Learn what licensed and insured means and why it's best when hiring a contractor in Florida.
Licensed and insured. These are ubiquitous terms found on most service company advertising, but what do they mean? Why should you care? An educated consumer makes better decisions. It’s important to understand what it means and why it’s important when hiring a contractor.
What "Licensed' Means in Florida
The state of Florida requires both residential and commercial builders and contractors to be licensed. There are separate licensing requirements for residential contractors, mechanical contractors (plumbing, electrical, HVAC) and general contractors. All are licensed through the Florida Construction Industry Licensing Board (CILB), which also requires licenses be kept current.
Homeowners can confirm a contractor's license is legitimate and current by visiting the state's website. Select “Verify a license,” and then search by license number or contractor name.
The CILB also administers the Florida Homeowners’ Construction Recovery Fund. If you lose money on a project performed under contract where the loss results from specified violations of Florida law by a licensed contractor, you may be eligible for payment from this fund. If you choose an unlicensed contractor at your home or business, you have no rights under the statute that created this fund.
What 'Insured' Means in Florida
There are two types of insurance on which to focus when selecting a vendor.
Workers’ compensation insurance protects homeowners from liability for injuries incurred while workers are in their homes or on their property. If somebody is injured working in your home and is not covered by a workers' compensation policy, you might be responsible for their lost wages and medical costs.
General liability insurance protects the homeowner from bodily injury, property damage or personal injury. In the event there would be damage or loss to a home or structure due to a contractor’s negligence, your homeowners' property insurance won’t likely cover the damage. Most policies explicitly exclude damages caused by contractors. It would be necessary for the contractor’s general liability insurance to cover this damage. If the contractor is not insured, you are at risk.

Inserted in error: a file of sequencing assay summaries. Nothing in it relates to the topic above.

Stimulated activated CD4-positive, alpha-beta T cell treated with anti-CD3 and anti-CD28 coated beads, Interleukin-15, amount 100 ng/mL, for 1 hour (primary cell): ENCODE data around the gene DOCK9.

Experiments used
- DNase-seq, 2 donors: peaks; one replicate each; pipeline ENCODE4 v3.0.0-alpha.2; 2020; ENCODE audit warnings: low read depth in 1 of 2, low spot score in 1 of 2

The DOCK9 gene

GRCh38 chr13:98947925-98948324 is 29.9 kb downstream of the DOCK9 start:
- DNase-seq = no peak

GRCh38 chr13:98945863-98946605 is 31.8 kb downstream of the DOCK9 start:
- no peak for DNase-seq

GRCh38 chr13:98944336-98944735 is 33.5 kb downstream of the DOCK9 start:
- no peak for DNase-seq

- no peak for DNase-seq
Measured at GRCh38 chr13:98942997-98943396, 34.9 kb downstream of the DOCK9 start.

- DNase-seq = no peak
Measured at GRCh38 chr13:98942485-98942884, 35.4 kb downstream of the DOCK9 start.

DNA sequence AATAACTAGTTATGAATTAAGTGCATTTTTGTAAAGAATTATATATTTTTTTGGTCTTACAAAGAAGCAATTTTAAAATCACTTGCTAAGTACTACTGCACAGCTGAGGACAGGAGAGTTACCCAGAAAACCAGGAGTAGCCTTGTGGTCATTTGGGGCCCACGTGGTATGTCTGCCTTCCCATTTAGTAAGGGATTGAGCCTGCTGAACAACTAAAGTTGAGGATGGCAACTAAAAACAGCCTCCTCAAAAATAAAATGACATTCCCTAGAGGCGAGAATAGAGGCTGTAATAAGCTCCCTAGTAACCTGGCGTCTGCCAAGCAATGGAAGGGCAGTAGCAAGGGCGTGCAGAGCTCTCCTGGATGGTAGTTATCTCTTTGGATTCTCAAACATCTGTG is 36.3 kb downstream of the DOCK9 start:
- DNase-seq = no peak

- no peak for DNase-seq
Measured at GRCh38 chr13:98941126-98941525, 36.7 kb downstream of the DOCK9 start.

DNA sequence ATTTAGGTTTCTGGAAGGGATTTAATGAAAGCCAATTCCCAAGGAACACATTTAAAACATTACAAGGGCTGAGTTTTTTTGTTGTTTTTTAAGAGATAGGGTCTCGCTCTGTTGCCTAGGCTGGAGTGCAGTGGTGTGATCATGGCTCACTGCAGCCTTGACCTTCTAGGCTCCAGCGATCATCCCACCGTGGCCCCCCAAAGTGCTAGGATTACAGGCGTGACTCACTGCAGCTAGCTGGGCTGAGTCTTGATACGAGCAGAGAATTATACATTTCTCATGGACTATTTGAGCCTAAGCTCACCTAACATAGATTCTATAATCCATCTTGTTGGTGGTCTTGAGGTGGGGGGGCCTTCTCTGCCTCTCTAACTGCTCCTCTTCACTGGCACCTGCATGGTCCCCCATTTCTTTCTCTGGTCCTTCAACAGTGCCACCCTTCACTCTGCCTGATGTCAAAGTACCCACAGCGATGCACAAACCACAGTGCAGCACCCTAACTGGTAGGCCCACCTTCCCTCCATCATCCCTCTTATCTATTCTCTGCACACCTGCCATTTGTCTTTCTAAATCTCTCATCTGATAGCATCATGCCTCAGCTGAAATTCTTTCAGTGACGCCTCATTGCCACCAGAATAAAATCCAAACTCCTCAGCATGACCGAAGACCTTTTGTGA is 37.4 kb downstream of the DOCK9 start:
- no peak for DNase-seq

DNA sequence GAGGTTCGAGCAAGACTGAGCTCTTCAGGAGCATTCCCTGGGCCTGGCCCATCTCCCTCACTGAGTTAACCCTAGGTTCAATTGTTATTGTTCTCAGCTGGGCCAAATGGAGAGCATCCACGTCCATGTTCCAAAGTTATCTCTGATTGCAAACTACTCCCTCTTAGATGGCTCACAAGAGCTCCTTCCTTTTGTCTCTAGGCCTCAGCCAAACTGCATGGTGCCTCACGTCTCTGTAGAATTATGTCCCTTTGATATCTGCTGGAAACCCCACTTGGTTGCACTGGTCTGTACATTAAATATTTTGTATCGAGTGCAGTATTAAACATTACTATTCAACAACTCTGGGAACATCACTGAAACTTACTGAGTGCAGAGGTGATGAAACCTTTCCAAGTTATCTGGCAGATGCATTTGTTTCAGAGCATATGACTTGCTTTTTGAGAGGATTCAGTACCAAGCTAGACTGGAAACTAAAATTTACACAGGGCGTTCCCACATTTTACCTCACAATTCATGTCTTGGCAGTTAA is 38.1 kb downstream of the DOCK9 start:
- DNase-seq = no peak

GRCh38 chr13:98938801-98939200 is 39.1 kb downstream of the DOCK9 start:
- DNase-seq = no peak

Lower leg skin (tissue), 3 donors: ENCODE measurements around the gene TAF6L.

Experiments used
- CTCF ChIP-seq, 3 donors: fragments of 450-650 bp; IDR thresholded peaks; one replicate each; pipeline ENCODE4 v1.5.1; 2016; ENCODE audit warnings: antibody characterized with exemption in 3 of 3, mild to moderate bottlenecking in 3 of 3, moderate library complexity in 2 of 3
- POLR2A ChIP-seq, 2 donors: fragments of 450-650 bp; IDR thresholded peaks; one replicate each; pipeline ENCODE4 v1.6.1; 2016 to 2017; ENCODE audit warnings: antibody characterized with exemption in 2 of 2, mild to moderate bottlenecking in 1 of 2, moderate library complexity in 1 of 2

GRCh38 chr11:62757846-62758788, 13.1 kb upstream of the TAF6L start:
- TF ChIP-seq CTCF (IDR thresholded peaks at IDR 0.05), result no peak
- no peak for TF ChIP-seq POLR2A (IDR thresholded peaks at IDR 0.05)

There have been instances where companies claim to be licensed and insured, and it comes to light after an incident that they have a business license and auto insurance on their work vehicle. Neither offers the homeowner any protection in the case of an injury or damage to your property. While the license is issued by the state, the insurance is backed by an insurance carrier. Contact information for verification purposes is listed on the insurance certificate, as is the expiration date of the policy.
Asking to see the license and certificates of insurance is your best protection. Reputable companies are happy to provide proof of adherence to laws and regulations designed to protect both you and them. Contractors that cut corners on licensing and insurance and put that risk on you are much more likely to cut corners when working at your home.
About this Experts Contributor
Mike McCalley owns and manages Mr. Handyman, which serves greater Jacksonville, Florida. Mr. Handyman was founded in 2000 and has served greater Jacksonville since 2006. It is a fully licensed and insured general contractor service focused on your home repair, home improvement and home maintenance needs. Mr. Handyman technicians are employees, not subcontractors. Each has been background and drug screened and has a minimum of 15 years of paid experience. All work is backed by a one-year service guarantee.
As of June 28, 2011, this service provider was highly rated on Angie’s List. Ratings are subject to change based on consumer feedback, so check Angie's List for the most up-to-date reviews. The views expressed by this author do not necessarily reflect those of Angie’s List.